In the marquee Senate race, Vance’s lead has stayed a steady 4%, and time is running out for Ryan. Undecideds dropped and each candidate gained a point, so the window of uncertainty is closing. We are only at 9% of respondents saying that they have voted but with a recalled ballot of 68% / 27% (+41%) for Trump. Vance is winning them 68% / 32% (+36%) with Ryan falling behind metrics needed to pull even or win. Over three quarters of respondents told us they weren’t planning to vote until Election Day – unlike other states where more and more are voting early – so there is still time for movement.
There has been a new prevailing theory about the impact of gas prices on the ballot, and with a tracker, we wanted to see this effect on the ballot. What we found is that they are very closely tied together, and the chart below plots out the daily OH gas price on the polling date, the generic ballot number, and those saying that inflation and the cost of living is a top priority:
As gas prices increased, voters were more likely to choose the Republican candidate, and the concern over inflation would rise, though there was a slight lag there. Ryan’s and Democrats’ odds nationwide really could be pegged to the price at the pump, and this likely introduces a new measure of geographic variation to results.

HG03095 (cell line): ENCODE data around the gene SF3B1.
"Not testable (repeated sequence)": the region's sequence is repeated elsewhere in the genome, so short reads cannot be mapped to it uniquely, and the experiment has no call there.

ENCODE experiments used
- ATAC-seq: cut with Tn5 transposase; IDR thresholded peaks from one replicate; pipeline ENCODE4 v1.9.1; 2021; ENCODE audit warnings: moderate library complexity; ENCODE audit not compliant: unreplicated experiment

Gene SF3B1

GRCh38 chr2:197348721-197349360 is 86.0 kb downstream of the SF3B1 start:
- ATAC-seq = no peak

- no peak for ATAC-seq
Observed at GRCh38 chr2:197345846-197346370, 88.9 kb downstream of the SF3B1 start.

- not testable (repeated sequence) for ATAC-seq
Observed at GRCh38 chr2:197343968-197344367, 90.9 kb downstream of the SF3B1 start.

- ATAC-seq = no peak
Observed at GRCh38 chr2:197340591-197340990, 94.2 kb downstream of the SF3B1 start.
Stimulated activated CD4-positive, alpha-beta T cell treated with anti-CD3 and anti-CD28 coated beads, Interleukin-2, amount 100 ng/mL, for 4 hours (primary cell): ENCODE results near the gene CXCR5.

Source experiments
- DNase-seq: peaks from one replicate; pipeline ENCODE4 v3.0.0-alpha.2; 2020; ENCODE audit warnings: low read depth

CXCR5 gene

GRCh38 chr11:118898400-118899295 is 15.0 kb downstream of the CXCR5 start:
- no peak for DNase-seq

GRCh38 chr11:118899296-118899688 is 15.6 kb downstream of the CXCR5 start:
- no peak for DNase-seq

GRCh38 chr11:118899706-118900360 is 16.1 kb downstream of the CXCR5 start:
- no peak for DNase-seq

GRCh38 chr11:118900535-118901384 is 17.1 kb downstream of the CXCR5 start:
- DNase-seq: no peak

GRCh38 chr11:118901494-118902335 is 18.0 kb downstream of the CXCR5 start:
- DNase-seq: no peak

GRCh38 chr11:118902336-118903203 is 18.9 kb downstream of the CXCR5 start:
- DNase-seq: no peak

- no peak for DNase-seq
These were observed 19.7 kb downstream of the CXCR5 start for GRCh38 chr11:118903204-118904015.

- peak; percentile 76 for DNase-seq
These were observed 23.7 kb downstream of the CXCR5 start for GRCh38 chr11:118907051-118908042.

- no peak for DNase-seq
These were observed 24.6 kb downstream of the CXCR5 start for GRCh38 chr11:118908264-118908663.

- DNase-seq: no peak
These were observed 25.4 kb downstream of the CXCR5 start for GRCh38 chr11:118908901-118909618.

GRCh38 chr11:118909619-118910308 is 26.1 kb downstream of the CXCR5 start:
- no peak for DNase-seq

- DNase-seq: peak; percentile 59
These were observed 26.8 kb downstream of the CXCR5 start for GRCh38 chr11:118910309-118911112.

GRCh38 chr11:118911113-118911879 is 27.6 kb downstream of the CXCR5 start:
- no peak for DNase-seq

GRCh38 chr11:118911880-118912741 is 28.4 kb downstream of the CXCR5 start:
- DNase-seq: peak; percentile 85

Why is DeWine so much farther ahead than JD Vance? The below chart breaks down the raw share of the vote each candidate is receiving by ideology and gender:
Among the very conservative voters, Vance is even running ahead of DeWine but both are taking almost all of these voters so DeWine is not losing any votes from his right flank. But Vance struggles with somewhat conservative voters and especially runs well behind among moderate voters. This is a bit unique to DeWine as a generic Republican wins only 37% of moderates and 7% of liberal voters, and Vance is only slightly behind this margin. In the gubernatorial race, they are much more likely to cross over. It is unlikely that the Vance or the other Republicans will hit DeWine’s numbers, but he needs to catch up among the somewhat conservatives. The chart below shows the candidate split again but this time only among somewhat conservatives and split by community type:
Vance is tied among rural somewhat conservatives with DeWine but quickly falls behind in suburban and urban areas. Among urban somewhat conservatives, 17% are voting for Democrat Nan Whaley in the gubernatorial race, the same voting for Ryan, and then the rest are undecideds yet to break. But among suburbanites, Ryan takes 14%, double Whaley’s 7%, and these are the actual crossovers. Conservative undecideds outnumber liberal undecideds and Vance has more runway to gain votes, and it’s in suburban and urban areas he needs to make inroads and those will be the final ones to move.
Be on the lookout for brand new OH data!
With Cygnal’s Momentum tracking poll in Ohio, we’ll be releasing data every other business day. Want to learn more about our new tracking poll methodology? Discover all about Cygnal Momentum by clicking here.
Cygnal’s Ohio Statewide toplines and full analysis deck are below. Also available for download are individual toplines for the Cincinnati, Cleveland, Columbus, Dayton, Toledo, and Youngstown DMAs.